There are several messy problems with software compatibility. I will list a few. Capability discipline aids in solving some of them but others transcend issues of architecture.
“Middleware” has been used several ways in the last few years but I mean here things such as software libraries, fonts, style-sheets, and synthesizer voices, that do not come with either an application or document but are assumed to be “generally available” at the “corner drugstore”. It is good that few documents come with the common scaled fonts. It is good too that MIDI files can assume that their destination is equipped with a few appropriate voices. Some of these materials are available for free and others are proprietary. There are difficult business considerations lurking here. Capability discipline together with tamper resistant hardware might support micro-payment systems but this is way off.
Then there is the issue of whether these middleware resources are compatible with the software that would invoke them. It is good that middleware can evolve but that will interfere with applications that viewed the old behavior as a feature and not a bug.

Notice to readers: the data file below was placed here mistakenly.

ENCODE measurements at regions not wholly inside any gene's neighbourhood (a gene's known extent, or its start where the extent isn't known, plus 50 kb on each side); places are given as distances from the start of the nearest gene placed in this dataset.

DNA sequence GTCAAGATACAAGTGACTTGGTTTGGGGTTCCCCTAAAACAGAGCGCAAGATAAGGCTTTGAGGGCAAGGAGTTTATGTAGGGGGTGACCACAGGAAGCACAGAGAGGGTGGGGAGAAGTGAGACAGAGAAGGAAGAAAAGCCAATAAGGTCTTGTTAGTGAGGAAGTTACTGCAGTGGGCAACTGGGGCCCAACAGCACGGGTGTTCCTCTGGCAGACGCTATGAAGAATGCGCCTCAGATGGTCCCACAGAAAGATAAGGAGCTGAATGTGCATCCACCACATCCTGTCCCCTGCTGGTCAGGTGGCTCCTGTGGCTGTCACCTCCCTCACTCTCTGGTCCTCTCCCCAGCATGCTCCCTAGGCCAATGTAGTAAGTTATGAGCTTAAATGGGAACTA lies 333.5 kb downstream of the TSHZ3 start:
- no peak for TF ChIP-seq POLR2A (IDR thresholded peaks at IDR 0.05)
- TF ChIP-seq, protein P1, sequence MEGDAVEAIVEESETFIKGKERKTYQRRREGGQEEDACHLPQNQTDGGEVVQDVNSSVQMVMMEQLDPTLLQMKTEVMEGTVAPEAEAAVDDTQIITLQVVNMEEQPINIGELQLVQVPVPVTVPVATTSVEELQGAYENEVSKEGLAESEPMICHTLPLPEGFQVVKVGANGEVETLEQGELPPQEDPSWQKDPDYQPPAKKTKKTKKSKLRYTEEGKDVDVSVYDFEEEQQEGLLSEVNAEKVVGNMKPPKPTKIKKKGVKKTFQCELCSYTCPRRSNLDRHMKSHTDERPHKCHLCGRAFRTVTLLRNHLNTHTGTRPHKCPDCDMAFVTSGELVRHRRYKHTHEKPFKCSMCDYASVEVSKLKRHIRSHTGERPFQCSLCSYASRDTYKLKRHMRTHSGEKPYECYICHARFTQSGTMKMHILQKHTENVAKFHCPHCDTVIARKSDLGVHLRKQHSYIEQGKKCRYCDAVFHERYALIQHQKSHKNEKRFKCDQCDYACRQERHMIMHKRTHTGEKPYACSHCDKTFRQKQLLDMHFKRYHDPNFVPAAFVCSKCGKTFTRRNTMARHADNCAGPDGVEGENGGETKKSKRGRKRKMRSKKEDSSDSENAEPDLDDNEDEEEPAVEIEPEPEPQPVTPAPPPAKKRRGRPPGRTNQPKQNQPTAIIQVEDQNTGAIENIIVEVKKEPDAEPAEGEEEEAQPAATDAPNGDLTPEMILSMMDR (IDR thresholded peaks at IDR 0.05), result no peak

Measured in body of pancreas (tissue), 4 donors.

An additional problem arises when two software applications interoperate by passing references to middleware objects. Apple’s OpenDoc was predicated on this pattern. I don’t know if this problem was observed in OpenDoc.
A hard line on version numbers is as fatal as an entirely promiscuous attitude on versions of middleware. Life is still hard with capabilities. Some think that persistence makes the problem harder. I address that here a bit. I think that the ability of a capability system to have multiple versions of the same middleware solves far more problems than it creates. It gives the user more options. Perhaps too many options.
I can imagine in the future a public data base indicating which combinations of versions work, vouched for perhaps, by authors of some of the versions. These good combinations would necessarily grow and shrink well after the software was shipped.